"I HEAR AMERICA SINGING": Folk Music and National Identity

By Meringolo, Denise | American Studies, January 1, 2016 | Go to article overview

"I HEAR AMERICA SINGING": Folk Music and National Identity


Meringolo, Denise, American Studies


"I HEAR AMERICA SINGING": Folk Music and National Identity. By Rachel Clare Donaldson. Philadelphia, PA: Temple University Press. 2014.

Many scholars and music enthusiasts alike use the term "folk music revival" to describe the popular ascendancy of performers like Joan Baez and Bob Dylan in the early 1960s. Indeed, folk music experienced a brief period of commercial success in the United States after the rise of rock-and-roll in the 1950s and before the British invasion of the mid-1960s. By viewing the revival through a tight chronological lens and measuring its influence in terms of popularity, historians have convincingly argued that folk music-and folk musicians-played a critical role in popularizing and expanding a variety of social and political movements. Yet, narrowly associating the revival with the social and cultural movements of the early 1960s has truncated our understanding of the larger cultural significance of American folk music. Further, the over-emphasis on popularity as a measure of influence has made it difficult to recognize the way folk music has both shaped and reflected diversity as a consistent, if sometimes marginalized, aspect of American national identity.

Rachel Clare Donaldson has written an intellectual history of the American folk revival, I Hear America Singing, that addresses both of these shortcomings. Donaldson has made at least three important and intelligent choices about how to examine her subject. Rather than focusing on commercial success or other measures of popularity, Donaldson approaches the folk revival from the top down. She analyzes the work of a variety of leaders who shaped the way folk music was defined, collected, and disseminated. In turn, Donaldson's focus on folklorists, anthropologists, and other organized leaders in the field, allows her to expand the chronology of the folk revival. She identifies the roots of the revival in the first decades of the twentieth century and explores its full emergence in the 1930s. Finally, by taking seriously the motivations of a diverse-and often divergent- group of leaders, Donaldson can identify the core philosophy underneath their work. Taken together, these choices allow Donaldson to argue that the folk music revival is important as a window not only into American popular culture, but also into the formation of American national identity.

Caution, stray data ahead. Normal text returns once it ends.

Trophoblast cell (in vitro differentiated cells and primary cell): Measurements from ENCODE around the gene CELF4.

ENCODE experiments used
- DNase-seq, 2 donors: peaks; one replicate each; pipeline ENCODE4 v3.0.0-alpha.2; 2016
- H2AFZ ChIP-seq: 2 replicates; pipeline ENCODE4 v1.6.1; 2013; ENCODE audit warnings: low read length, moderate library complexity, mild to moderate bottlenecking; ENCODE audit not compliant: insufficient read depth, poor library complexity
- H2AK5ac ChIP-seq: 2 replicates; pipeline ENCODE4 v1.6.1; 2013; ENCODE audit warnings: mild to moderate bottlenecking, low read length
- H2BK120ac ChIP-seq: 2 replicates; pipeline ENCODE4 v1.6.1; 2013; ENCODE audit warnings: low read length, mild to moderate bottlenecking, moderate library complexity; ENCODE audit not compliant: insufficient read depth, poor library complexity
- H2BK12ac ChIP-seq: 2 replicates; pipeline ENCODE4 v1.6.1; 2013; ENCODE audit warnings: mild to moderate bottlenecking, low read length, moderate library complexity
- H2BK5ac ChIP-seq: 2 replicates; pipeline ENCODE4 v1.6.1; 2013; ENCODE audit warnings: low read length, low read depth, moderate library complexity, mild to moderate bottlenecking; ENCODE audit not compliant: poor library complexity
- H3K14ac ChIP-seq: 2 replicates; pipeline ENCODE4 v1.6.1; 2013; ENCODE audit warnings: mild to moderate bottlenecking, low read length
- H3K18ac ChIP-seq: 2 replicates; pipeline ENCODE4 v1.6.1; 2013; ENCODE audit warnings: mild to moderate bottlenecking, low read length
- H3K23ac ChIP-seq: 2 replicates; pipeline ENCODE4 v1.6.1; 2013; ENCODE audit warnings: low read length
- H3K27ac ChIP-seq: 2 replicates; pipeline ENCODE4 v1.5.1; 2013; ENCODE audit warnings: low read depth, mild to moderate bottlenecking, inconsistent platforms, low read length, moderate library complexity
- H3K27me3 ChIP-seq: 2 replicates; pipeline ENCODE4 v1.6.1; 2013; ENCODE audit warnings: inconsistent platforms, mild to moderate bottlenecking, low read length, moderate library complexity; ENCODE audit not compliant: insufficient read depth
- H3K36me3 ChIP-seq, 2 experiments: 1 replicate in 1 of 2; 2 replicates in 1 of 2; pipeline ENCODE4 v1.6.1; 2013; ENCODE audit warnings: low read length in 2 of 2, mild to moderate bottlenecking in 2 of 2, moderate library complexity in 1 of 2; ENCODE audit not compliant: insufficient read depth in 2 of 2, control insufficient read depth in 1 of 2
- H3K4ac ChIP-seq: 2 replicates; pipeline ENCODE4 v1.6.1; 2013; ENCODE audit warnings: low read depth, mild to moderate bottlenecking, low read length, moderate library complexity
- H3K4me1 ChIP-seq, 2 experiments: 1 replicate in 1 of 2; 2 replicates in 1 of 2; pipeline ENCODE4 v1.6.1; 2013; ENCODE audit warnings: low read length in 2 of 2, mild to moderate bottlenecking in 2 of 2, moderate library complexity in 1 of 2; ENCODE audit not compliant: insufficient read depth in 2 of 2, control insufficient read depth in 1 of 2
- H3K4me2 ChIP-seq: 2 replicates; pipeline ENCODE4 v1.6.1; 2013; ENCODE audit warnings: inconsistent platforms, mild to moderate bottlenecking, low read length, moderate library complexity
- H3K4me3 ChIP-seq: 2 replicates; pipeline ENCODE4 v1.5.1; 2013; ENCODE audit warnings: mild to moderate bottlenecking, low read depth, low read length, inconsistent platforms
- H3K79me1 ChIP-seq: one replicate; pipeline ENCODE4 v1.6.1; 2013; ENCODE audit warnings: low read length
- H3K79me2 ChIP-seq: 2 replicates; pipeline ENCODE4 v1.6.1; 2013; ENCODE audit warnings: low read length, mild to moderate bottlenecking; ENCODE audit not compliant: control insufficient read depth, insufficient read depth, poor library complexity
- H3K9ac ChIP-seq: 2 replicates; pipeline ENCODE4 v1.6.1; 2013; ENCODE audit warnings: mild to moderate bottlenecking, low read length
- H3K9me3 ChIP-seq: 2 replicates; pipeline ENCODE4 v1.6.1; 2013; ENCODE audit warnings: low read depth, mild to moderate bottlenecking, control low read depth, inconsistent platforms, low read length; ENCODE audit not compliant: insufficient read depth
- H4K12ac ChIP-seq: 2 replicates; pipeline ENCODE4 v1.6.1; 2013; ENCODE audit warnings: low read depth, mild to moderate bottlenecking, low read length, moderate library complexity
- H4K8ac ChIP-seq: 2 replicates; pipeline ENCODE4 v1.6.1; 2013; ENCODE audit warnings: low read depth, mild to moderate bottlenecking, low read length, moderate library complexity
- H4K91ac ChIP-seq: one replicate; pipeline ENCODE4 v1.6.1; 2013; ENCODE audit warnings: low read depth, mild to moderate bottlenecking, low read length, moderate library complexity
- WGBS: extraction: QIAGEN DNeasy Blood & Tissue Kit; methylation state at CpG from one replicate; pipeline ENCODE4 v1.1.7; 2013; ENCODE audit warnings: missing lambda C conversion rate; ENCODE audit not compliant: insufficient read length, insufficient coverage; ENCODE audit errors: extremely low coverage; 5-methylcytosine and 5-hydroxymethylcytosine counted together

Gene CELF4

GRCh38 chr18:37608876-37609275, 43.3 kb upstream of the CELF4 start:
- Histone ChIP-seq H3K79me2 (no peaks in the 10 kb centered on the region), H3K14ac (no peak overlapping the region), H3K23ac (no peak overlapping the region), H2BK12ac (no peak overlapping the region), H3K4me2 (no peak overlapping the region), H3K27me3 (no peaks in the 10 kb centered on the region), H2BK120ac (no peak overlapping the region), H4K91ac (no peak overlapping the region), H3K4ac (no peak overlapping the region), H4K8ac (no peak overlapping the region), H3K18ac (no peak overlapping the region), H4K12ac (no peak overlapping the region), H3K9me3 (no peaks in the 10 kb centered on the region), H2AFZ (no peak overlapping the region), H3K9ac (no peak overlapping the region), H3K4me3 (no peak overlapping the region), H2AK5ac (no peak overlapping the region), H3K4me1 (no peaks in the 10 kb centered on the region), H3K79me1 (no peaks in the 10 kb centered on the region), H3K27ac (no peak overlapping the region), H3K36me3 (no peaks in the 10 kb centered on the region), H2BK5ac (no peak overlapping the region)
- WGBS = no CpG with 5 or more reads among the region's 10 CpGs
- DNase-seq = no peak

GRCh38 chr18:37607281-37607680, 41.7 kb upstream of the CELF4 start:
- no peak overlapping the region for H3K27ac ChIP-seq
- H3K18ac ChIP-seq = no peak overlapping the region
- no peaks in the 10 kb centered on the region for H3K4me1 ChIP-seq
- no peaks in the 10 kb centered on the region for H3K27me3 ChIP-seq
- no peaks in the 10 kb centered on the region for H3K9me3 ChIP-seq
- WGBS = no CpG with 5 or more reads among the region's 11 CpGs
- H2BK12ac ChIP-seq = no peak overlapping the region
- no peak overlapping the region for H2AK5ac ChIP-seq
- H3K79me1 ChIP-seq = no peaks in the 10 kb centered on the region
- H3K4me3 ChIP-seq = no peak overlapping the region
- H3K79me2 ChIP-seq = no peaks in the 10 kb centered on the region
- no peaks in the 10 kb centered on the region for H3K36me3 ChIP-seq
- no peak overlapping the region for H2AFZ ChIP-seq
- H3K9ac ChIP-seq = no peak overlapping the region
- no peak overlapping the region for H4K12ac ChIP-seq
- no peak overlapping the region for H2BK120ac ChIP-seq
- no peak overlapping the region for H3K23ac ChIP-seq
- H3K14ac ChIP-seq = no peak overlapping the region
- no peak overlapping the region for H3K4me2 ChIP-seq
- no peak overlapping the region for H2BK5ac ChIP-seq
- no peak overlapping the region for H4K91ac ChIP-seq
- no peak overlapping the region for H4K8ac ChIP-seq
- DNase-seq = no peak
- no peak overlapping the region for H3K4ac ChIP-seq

Donaldson's work provides a new context for understanding the significance of American folk music. I Hear America Singing makes clear that the folk music revival was not simply a brief and isolated phenomenon that emerged in tandem with 1960s social justice movements. Rather, the individuals who sought to collect, preserve, and disseminate folk music gradually gave form and content to pluralistic nationalism. …

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